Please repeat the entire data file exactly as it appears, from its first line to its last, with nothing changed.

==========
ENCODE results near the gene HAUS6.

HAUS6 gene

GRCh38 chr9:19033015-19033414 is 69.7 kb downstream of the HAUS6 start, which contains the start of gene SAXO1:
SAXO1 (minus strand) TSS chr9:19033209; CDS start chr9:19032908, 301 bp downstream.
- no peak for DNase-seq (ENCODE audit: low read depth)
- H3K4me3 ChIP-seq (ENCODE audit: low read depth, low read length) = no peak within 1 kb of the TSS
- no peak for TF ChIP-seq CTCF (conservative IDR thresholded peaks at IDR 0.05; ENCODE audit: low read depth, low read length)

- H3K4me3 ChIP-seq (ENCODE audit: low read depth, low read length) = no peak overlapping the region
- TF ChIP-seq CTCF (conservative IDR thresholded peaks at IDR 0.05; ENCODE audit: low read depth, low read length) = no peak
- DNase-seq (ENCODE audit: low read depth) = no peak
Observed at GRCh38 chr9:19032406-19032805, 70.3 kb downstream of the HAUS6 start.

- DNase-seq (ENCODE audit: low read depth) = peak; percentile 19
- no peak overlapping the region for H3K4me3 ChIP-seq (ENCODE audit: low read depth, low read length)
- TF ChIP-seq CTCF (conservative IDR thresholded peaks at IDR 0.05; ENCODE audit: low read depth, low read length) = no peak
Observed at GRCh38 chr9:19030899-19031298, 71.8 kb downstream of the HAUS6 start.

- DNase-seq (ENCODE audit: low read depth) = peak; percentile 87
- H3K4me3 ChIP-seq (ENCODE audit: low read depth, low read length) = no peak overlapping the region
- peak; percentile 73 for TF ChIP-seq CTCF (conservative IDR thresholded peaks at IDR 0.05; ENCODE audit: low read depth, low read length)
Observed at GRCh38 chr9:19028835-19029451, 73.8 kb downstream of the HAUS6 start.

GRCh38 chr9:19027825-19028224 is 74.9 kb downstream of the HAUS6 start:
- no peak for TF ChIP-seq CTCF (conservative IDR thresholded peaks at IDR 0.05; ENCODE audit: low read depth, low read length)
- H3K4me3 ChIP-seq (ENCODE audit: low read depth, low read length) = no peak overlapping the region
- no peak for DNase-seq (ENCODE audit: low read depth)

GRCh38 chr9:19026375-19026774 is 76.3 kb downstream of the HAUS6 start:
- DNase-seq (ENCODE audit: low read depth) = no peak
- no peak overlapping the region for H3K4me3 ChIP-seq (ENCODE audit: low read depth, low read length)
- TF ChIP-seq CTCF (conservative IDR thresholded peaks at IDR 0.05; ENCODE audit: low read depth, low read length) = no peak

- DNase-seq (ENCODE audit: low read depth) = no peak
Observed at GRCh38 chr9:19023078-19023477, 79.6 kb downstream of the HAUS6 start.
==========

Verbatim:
ENCODE results near the gene HAUS6.

HAUS6 gene

GRCh38 chr9:19033015-19033414 is 69.7 kb downstream of the HAUS6 start, which contains the start of gene SAXO1:
SAXO1 (minus strand) TSS chr9:19033209; CDS start chr9:19032908, 301 bp downstream.
- no peak for DNase-seq (ENCODE audit: low read depth)
- H3K4me3 ChIP-seq (ENCODE audit: low read depth, low read length) = no peak within 1 kb of the TSS
- no peak for TF ChIP-seq CTCF (conservative IDR thresholded peaks at IDR 0.05; ENCODE audit: low read depth, low read length)

- H3K4me3 ChIP-seq (ENCODE audit: low read depth, low read length) = no peak overlapping the region
- TF ChIP-seq CTCF (conservative IDR thresholded peaks at IDR 0.05; ENCODE audit: low read depth, low read length) = no peak
- DNase-seq (ENCODE audit: low read depth) = no peak
Observed at GRCh38 chr9:19032406-19032805, 70.3 kb downstream of the HAUS6 start.

- DNase-seq (ENCODE audit: low read depth) = peak; percentile 19
- no peak overlapping the region for H3K4me3 ChIP-seq (ENCODE audit: low read depth, low read length)
- TF ChIP-seq CTCF (conservative IDR thresholded peaks at IDR 0.05; ENCODE audit: low read depth, low read length) = no peak
Observed at GRCh38 chr9:19030899-19031298, 71.8 kb downstream of the HAUS6 start.

- DNase-seq (ENCODE audit: low read depth) = peak; percentile 87
- H3K4me3 ChIP-seq (ENCODE audit: low read depth, low read length) = no peak overlapping the region
- peak; percentile 73 for TF ChIP-seq CTCF (conservative IDR thresholded peaks at IDR 0.05; ENCODE audit: low read depth, low read length)
Observed at GRCh38 chr9:19028835-19029451, 73.8 kb downstream of the HAUS6 start.

GRCh38 chr9:19027825-19028224 is 74.9 kb downstream of the HAUS6 start:
- no peak for TF ChIP-seq CTCF (conservative IDR thresholded peaks at IDR 0.05; ENCODE audit: low read depth, low read length)
- H3K4me3 ChIP-seq (ENCODE audit: low read depth, low read length) = no peak overlapping the region
- no peak for DNase-seq (ENCODE audit: low read depth)

GRCh38 chr9:19026375-19026774 is 76.3 kb downstream of the HAUS6 start:
- DNase-seq (ENCODE audit: low read depth) = no peak
- no peak overlapping the region for H3K4me3 ChIP-seq (ENCODE audit: low read depth, low read length)
- TF ChIP-seq CTCF (conservative IDR thresholded peaks at IDR 0.05; ENCODE audit: low read depth, low read length) = no peak

- DNase-seq (ENCODE audit: low read depth) = no peak
Observed at GRCh38 chr9:19023078-19023477, 79.6 kb downstream of the HAUS6 start.